udlfb currently supports 16bpp only, and Xinerama requires that all displays be at the same bit depth.

Best wishes,

Hi Bernie,

So far, I have fixed the problem with the Xinerama by patching the xserver-xorg, so problem with Qt applications is fixed.

Now I only have the small issue with Gnome, that it shows the main menu panels on the second screen instead of the first, but the think is that if I don’t specify the displaylink as the Screen 0 it won’t display anything on it, looks like it doesn’t recognise it.

Also, I’m using the displaylink driver, not the udlfb because with it I doesn’t work in my current setup, even so I downloaded and installed the latest kernel driver and fbdev. Any idea when it’s gonna be possible to use 24 (32) instead of 16?

Thank you very much for your help so far, kind regards,


Just fixed the issue with Gnome via gconf-editor > apps > panel > toplevels and changing the monitor for each of the panels to 1 instead 0.

Now it would be great to have 24 bit depth… :slight_smile:

Hi Florian,

Thanks so much for posting the notes that the existing QT patches out there fixed the Skype issue with Xinerama, and the Gnome config change to get panels where you want them.

Pseudo 24 or 32 bit support (so Xinerama can be configured without setting bit depth to 16) is on the todo list. On 24 vs 32 - It’s not actually clear which of the two will result in Xinerama working across udlfb + intel/nvidia/ati X servers. If you find a clear answer, that would actually be a help in clarifying exactly what needs done (and so it will get done faster).

Right now, getting udlfb promoted from staging to mainline is the only work that’s higher on the todo list than 24/32bpp support, and that needs to get done in the next month or so, to make the 2.6.38 kernel.

Best wishes,

Hi Florian, Would you mind posting your xorg.conf? Thanks a lot!


I am using ubuntu 11.04, with 2.6.38 kernel. i have configured a “DisplayLinkDevice”, with 2 monitors. by doing some patches on xorg.conf file, now am getting GUI in both monitors.

also, am getting mouse, and keyborad in both.

Bt i can’t drag a window to the other side.

could you please help me to trsolve this issue?

Hi Justin,

Unfortunately, you’re starting to get into the territory of things that can get difficult on Linux today.

To do that, the only way to do that on Linux is to use an extension called Xinerama across all displays, at the same bit depth (16bpp), with the DisplayLink screen as Screen 0.

Sometimes the X and main GPU driver is happy with that, sometimes it isn’t (results vary across versions).

This post is a little old, but here’s one experience: http://lists.freedesktop.org/archives…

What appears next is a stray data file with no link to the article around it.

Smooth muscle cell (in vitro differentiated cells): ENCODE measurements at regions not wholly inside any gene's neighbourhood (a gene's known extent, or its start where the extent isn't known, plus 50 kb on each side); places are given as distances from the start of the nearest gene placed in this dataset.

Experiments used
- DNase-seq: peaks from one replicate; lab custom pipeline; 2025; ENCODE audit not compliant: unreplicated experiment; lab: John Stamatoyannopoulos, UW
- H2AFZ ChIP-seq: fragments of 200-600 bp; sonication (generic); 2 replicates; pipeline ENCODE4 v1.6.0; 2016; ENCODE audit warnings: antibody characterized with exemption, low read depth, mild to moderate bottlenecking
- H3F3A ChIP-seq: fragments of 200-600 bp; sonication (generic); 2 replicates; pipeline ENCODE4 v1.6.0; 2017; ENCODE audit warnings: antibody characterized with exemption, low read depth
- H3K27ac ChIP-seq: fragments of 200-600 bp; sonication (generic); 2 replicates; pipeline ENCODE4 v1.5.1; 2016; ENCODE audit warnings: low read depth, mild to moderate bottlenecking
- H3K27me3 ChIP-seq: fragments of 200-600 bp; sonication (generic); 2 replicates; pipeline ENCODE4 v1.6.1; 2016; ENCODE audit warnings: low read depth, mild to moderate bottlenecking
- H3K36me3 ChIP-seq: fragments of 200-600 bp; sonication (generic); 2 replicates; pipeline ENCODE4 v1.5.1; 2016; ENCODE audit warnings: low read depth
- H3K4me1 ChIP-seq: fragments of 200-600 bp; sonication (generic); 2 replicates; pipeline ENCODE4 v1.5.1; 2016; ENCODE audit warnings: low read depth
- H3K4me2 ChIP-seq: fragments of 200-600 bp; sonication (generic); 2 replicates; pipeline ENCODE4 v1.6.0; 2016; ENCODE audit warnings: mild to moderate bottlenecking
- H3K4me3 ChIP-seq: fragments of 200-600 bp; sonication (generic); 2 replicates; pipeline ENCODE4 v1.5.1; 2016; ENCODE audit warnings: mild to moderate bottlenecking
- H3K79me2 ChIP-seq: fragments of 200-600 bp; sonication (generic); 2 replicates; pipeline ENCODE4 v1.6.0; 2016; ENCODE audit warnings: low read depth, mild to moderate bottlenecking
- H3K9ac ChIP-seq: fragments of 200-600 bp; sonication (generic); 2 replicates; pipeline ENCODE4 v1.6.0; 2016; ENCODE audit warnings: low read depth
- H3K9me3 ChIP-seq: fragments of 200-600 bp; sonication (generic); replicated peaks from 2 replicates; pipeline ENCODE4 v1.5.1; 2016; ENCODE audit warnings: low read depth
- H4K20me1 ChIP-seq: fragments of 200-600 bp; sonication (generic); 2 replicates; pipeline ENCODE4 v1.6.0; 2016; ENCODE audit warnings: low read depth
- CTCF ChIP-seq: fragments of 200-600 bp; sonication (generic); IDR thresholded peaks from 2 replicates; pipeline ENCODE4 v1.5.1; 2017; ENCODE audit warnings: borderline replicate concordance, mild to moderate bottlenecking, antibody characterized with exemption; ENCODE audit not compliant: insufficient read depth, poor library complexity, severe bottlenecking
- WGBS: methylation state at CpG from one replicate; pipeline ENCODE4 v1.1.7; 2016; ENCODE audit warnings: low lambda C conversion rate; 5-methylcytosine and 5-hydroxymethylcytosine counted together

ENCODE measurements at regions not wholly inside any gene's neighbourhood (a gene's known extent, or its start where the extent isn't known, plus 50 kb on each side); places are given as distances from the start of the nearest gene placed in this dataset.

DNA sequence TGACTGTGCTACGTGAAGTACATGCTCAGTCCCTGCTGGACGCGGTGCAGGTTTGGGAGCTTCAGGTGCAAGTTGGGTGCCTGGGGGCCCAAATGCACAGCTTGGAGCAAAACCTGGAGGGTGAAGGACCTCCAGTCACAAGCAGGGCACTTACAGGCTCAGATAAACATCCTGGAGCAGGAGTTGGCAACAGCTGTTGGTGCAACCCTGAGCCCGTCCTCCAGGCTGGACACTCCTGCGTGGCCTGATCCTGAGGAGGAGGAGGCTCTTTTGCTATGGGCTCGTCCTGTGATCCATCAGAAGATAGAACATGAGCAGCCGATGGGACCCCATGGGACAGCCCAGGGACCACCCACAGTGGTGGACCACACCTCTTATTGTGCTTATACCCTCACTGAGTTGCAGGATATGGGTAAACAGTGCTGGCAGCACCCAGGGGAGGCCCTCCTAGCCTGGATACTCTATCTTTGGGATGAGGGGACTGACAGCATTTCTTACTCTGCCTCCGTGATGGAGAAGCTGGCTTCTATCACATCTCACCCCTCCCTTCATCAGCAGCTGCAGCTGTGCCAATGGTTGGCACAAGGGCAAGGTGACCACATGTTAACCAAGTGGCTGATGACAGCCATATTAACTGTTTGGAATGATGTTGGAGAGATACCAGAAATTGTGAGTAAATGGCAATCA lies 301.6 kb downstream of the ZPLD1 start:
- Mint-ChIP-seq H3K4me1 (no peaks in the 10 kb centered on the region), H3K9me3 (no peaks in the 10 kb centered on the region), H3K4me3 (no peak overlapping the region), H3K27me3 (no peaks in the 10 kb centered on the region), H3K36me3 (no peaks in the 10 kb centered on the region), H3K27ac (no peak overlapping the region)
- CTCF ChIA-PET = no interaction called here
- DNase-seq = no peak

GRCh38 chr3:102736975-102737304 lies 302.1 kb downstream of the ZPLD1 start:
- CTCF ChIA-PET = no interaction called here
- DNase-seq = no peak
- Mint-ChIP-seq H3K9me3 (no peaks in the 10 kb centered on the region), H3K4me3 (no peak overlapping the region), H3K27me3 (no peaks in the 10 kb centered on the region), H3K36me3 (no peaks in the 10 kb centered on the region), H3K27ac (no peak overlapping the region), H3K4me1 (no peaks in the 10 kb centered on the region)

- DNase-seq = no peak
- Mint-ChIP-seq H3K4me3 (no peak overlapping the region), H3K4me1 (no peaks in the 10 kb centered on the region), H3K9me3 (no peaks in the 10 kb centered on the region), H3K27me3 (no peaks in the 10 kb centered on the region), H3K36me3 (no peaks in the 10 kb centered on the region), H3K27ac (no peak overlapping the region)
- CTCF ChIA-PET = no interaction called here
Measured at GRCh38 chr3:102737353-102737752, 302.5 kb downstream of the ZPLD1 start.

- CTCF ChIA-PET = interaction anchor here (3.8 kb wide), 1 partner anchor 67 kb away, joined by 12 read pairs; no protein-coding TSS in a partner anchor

And you can find others by searching “Xinerama” and “DisplayLink”

Best wishes,

Dragging windows b/w monitors is working fine with my HP laptop. i think it is working fine in laptop because, its sharing a single framebuffer, But when i connecting a external displaylink device, it assigns a new framebuffer for it. so draging among monitors is not possible.

could you please comment on this??

also, i have one doubt, if this is the actual problem in linux, how its working fine with Win 7??

is there any diffreneces in Framebuffer b/w Windows 7 and Ubuntu??

please answer for my doubts. :slight_smile:


Justin Jose

Hi Justin,

Thanks for asking. Yes, you’re right - the graphics stack on Windows and Linux are completely different. What’s plug and play on Windows can require a lot of work on Linux.

Unfortunately, Linux doesn’t have the same support for spanning multiple graphics adapters that Windows has. Even running multiple adapters of the same type has tough complexities (e.g. http://www.linuxquestions.org/questio…).

And mixing PCI and USB adapters runs into additional troubles.

On top of that, there are a lot of version troubles on Linux - the graphics subsystem changes often, so you can google for setups that worked in the past, but they don’t work today.

Unfortunately, this all adds up to a situation where multiple monitors (as is normal on Windows), just isn’t easy enough for mere mortal users on Linux. We can’t recommend any products for it.

Sorry for the bad news. Hope that helps avoid frustration, though.

Thanks for asking!

When I used the displaylink device I got it to work the same way as you get it with a graphic card with two heads, I had also a script to change between single mode with true bit and the dual setup but 16 bit, sadly I lost the config when I installed the laptop again, forgot to make a backup of the config files. Thing is that I’m using nowadays a docking station that provides me with 2 DVI output.

Still would be nice to hear that the device works with 24/32 bit on Linux :slight_smile: maybe I buy a second screen then for home.